Five Lessons About Grief

A Personal Perspective

This year the t-shirt was bright green with “Running Wild at Camp McAuliffe” splashed across the front.  In smaller print, just as it has been for the last 20 years, were the words “Tom Hammerle Rock & Run.”  

McAuliffe Elementary School holds a run at the end of every school year to raise money for childhood cancer research.  Every student in the school participates and every student knows the story about my son Tom, who was diagnosed in the second grade with a “1 in a billion” type of malignant brain tumor.  Tom died 10 months later.  

I know more than a little about going through the grieving process.  I also know that most people will, at some point in their lives, go through it, too. 

I share here the lessons I have learned personally and professionally.

Lesson one:  Grieving starts the moment you receive the bad news.  Elizabeth Kubler-Ross wrote in her series on death that there are 5 stages of grief in a terminal illness:    denial, anger, bargaining, depression and acceptance. My husband Pete and I skipped right to the last stage because Tom’s prognosis was so grim that we had to start addressing the reality immediately.  We made our decision that first day driving back from Children’s hospital: we were going to give Tom as normal a life as possible for the time he had left. In my experience with families who receive a diagnosis for dementia or other terminal condition, the ones who reach acceptance early are able to give their elder a better quality of life.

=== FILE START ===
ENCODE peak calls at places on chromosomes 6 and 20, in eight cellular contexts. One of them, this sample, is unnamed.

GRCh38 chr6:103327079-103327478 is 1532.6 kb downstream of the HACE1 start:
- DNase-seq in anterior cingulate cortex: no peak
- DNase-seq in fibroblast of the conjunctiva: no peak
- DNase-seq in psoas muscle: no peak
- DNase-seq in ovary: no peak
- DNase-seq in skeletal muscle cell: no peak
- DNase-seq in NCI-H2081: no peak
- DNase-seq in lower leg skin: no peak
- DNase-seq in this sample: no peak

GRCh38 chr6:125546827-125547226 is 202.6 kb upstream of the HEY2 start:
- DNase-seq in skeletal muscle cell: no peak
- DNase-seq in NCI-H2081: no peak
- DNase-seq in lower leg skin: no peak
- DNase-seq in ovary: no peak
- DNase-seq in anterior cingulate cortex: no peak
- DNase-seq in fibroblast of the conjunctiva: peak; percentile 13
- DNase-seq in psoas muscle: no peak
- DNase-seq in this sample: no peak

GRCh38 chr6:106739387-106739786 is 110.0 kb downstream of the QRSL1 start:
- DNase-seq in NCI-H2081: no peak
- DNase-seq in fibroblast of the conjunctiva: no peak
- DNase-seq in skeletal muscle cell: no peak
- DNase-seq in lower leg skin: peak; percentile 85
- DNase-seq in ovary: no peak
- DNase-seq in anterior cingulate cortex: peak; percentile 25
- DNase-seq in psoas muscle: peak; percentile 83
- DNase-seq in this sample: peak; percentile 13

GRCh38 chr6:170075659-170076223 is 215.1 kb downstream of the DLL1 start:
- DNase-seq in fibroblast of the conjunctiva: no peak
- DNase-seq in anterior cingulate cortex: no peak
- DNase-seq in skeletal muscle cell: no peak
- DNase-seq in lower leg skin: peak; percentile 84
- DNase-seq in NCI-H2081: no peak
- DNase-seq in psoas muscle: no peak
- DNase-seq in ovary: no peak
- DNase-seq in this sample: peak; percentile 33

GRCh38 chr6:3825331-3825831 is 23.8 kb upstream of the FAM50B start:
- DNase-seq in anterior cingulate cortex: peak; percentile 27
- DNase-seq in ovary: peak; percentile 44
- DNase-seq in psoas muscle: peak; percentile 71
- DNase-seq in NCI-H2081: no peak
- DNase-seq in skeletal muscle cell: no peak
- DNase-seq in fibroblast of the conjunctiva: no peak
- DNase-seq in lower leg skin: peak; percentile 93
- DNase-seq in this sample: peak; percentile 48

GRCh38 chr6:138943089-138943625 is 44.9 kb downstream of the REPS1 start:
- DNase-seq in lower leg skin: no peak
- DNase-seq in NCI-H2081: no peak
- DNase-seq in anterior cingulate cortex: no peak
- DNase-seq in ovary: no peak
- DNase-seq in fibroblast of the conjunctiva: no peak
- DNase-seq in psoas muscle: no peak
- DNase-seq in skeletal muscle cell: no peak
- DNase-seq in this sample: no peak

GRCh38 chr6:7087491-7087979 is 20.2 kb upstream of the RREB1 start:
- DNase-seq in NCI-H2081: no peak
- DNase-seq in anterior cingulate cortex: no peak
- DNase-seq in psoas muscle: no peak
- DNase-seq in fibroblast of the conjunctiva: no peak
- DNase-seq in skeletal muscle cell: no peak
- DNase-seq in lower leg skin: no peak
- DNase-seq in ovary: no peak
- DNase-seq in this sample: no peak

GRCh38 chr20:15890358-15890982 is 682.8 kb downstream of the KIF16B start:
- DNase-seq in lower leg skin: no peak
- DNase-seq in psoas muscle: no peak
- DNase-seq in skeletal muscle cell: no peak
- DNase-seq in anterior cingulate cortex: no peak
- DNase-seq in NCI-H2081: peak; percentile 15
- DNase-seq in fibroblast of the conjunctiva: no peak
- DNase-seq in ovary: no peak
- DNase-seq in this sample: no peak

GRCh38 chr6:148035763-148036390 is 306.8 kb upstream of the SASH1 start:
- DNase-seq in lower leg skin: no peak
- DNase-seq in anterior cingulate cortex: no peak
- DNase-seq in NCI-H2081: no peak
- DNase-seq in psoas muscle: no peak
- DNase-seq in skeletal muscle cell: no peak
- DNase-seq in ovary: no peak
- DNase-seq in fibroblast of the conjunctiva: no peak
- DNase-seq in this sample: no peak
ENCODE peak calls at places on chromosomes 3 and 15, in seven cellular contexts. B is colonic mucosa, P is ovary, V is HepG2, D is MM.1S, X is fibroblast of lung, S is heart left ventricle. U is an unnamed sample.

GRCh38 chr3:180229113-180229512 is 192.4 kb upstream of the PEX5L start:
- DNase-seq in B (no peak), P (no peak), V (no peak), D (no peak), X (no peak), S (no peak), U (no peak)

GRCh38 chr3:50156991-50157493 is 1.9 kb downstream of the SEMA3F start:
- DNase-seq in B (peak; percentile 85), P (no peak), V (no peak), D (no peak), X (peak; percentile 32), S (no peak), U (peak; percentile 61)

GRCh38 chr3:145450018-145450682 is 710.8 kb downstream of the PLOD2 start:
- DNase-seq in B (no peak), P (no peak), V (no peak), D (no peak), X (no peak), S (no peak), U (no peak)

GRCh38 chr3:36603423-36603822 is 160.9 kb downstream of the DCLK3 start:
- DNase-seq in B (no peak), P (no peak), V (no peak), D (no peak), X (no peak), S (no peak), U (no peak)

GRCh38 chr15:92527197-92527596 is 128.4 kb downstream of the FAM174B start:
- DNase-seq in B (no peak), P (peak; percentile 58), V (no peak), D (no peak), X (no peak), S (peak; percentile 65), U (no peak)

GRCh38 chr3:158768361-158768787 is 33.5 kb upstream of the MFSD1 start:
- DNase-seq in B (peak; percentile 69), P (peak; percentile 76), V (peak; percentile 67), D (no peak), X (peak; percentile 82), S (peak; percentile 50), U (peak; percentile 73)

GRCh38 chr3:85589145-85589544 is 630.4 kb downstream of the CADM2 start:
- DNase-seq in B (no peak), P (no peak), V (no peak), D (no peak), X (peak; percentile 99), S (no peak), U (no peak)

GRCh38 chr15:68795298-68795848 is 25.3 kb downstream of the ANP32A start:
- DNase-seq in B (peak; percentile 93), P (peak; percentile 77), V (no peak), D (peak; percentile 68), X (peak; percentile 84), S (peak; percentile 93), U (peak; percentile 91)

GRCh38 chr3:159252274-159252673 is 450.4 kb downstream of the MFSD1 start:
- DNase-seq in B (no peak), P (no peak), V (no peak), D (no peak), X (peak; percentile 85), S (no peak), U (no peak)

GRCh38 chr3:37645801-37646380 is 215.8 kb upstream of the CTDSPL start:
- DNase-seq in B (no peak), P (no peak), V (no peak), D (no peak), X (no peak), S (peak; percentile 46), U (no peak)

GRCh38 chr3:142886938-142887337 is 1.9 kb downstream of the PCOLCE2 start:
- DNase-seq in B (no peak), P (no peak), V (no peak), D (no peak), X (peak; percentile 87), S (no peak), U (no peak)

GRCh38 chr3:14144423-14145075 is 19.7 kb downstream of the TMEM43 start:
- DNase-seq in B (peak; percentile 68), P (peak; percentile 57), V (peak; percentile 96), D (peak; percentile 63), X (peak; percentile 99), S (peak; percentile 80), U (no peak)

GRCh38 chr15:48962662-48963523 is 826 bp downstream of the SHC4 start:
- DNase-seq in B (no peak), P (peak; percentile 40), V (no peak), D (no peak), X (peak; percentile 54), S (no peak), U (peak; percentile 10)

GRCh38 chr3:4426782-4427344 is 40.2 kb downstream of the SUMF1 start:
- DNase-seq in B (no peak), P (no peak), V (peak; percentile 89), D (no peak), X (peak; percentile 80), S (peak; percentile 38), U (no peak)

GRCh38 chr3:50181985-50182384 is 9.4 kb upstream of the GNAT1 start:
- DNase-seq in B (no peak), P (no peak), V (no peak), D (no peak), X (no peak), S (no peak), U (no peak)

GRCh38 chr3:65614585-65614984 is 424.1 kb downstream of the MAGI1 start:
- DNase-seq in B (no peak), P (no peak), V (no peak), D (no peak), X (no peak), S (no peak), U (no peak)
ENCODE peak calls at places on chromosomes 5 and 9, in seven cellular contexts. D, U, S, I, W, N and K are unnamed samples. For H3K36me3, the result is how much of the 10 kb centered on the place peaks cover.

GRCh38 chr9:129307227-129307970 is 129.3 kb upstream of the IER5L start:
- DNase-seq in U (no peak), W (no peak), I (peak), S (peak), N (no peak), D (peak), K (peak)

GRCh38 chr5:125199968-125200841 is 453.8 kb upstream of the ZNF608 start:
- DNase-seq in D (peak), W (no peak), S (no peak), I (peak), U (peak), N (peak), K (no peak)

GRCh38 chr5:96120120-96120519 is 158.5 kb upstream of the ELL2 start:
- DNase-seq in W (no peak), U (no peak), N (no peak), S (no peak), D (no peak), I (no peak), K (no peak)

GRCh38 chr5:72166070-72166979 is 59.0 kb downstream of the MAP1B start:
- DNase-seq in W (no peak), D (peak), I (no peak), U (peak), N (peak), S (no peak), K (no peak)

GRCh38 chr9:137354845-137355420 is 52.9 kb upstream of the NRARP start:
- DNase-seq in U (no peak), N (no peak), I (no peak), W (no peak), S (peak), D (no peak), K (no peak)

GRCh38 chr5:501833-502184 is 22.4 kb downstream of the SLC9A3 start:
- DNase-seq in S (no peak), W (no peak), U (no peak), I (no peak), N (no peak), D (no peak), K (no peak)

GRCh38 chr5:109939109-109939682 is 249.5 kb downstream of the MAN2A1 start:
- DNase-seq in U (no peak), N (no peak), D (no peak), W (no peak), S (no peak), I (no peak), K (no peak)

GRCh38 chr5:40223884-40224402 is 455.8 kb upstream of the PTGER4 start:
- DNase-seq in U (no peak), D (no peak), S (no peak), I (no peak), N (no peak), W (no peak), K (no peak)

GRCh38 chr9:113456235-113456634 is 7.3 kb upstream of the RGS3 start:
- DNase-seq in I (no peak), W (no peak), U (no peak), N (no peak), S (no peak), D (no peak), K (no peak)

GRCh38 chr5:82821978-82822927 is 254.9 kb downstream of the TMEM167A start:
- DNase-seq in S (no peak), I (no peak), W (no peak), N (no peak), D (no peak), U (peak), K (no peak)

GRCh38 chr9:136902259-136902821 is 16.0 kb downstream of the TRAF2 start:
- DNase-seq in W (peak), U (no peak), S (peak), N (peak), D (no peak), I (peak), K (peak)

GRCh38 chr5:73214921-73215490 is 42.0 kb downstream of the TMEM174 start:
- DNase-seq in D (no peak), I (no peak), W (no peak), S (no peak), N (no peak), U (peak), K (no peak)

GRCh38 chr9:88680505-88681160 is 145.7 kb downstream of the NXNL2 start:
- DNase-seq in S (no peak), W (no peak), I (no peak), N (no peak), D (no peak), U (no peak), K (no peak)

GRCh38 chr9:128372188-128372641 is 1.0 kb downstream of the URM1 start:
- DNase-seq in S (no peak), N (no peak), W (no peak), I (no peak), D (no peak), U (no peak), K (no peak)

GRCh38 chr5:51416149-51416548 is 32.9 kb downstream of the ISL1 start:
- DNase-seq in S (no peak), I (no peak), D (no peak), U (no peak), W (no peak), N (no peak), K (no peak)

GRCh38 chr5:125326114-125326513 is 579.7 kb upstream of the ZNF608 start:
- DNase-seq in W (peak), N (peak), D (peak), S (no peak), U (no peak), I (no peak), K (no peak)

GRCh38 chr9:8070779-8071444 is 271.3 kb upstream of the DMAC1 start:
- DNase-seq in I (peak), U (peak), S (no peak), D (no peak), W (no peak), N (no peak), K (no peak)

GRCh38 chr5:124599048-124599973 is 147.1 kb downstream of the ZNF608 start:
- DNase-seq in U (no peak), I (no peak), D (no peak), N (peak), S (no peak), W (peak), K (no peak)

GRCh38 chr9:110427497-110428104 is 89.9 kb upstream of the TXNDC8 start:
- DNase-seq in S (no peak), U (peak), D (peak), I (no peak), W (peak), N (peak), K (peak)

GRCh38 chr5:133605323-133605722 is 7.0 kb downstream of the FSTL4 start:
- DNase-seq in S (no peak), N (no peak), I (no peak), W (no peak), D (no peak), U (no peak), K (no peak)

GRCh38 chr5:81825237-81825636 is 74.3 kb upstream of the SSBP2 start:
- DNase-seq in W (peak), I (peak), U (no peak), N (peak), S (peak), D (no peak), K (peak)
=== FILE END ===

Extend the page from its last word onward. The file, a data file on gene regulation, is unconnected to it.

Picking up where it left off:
Lesson two:  Take help when it is offered.  We were completely unprepared for the multitude of people who offered to help.  Among them was Ross Perot (my husband had served as Denton County Chairman for his presidential campaign), who called almost weekly.  Still, it took us awhile to set aside our reticence and accept. I realize now how common that feeling is for caregivers, and how it can work against them. 

Lesson three:  You cannot control events.  I could not control Tom’s cancer or its effect on his siblings Mark and Sarah.  I could not control insurance companies or clinical trial protocols. Caregivers who realize the difference between control and advocacy can be much more effective.  

Lesson four: Everyone grieves differently.  Our family and friends grieved on their own schedule and in their own way.  In my practice I often see families who are torn apart because they are critical that other people are not grieving “the right way.”    

Lesson five:  Religious beliefs matter. Tom’s neuro-oncologist told us that in her experience families who survive a child’s death have in common a strong religious belief.  More importantly, she said that terminally-ill children who hold religious beliefs are more at peace and accepting. I am of the opinion that holds true for people of all ages.

Tom was a joyful, mischievous little boy who died on July 25, 1999 at the age of 8.  Twenty years later, I still grieve.  

 

This column was written as a tribute to all who have lost or will lose a loved one.  It is dedicated to the memory of Tom Hammerle. The opinions expressed are the author’s alone.